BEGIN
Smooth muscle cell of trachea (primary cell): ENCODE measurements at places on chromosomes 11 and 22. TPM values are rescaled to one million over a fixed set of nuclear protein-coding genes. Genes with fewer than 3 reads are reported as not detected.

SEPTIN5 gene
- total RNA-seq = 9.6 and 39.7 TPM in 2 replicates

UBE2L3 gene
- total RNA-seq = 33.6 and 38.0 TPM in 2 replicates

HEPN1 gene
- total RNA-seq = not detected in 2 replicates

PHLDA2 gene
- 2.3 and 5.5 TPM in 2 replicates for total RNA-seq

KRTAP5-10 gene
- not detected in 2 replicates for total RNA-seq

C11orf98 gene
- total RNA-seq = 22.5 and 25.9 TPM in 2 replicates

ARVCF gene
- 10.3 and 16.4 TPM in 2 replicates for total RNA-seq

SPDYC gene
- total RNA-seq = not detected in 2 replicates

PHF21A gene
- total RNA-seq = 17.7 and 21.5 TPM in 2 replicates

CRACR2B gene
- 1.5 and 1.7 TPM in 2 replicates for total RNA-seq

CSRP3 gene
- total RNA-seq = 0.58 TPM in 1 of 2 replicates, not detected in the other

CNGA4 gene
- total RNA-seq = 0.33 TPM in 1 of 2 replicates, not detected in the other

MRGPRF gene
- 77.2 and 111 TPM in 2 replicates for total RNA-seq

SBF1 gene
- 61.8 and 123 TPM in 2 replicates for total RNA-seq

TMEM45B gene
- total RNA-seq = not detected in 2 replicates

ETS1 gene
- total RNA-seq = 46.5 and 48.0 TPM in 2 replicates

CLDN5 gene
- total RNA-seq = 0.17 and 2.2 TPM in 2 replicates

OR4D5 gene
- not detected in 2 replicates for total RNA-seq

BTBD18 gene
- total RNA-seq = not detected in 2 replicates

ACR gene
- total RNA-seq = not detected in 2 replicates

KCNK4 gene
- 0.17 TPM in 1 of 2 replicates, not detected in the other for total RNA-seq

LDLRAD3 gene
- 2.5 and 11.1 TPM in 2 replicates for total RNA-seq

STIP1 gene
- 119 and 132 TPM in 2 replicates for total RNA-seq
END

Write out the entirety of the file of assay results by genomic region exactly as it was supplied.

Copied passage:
Smooth muscle cell of trachea (primary cell): ENCODE measurements at places on chromosomes 11 and 22. TPM values are rescaled to one million over a fixed set of nuclear protein-coding genes. Genes with fewer than 3 reads are reported as not detected.

SEPTIN5 gene
- total RNA-seq = 9.6 and 39.7 TPM in 2 replicates

UBE2L3 gene
- total RNA-seq = 33.6 and 38.0 TPM in 2 replicates

HEPN1 gene
- total RNA-seq = not detected in 2 replicates

PHLDA2 gene
- 2.3 and 5.5 TPM in 2 replicates for total RNA-seq

KRTAP5-10 gene
- not detected in 2 replicates for total RNA-seq

C11orf98 gene
- total RNA-seq = 22.5 and 25.9 TPM in 2 replicates

ARVCF gene
- 10.3 and 16.4 TPM in 2 replicates for total RNA-seq

SPDYC gene
- total RNA-seq = not detected in 2 replicates

PHF21A gene
- total RNA-seq = 17.7 and 21.5 TPM in 2 replicates

CRACR2B gene
- 1.5 and 1.7 TPM in 2 replicates for total RNA-seq

CSRP3 gene
- total RNA-seq = 0.58 TPM in 1 of 2 replicates, not detected in the other

CNGA4 gene
- total RNA-seq = 0.33 TPM in 1 of 2 replicates, not detected in the other

MRGPRF gene
- 77.2 and 111 TPM in 2 replicates for total RNA-seq

SBF1 gene
- 61.8 and 123 TPM in 2 replicates for total RNA-seq

TMEM45B gene
- total RNA-seq = not detected in 2 replicates

ETS1 gene
- total RNA-seq = 46.5 and 48.0 TPM in 2 replicates

CLDN5 gene
- total RNA-seq = 0.17 and 2.2 TPM in 2 replicates

OR4D5 gene
- not detected in 2 replicates for total RNA-seq

BTBD18 gene
- total RNA-seq = not detected in 2 replicates

ACR gene
- total RNA-seq = not detected in 2 replicates

KCNK4 gene
- 0.17 TPM in 1 of 2 replicates, not detected in the other for total RNA-seq

LDLRAD3 gene
- 2.5 and 11.1 TPM in 2 replicates for total RNA-seq

STIP1 gene
- 119 and 132 TPM in 2 replicates for total RNA-seq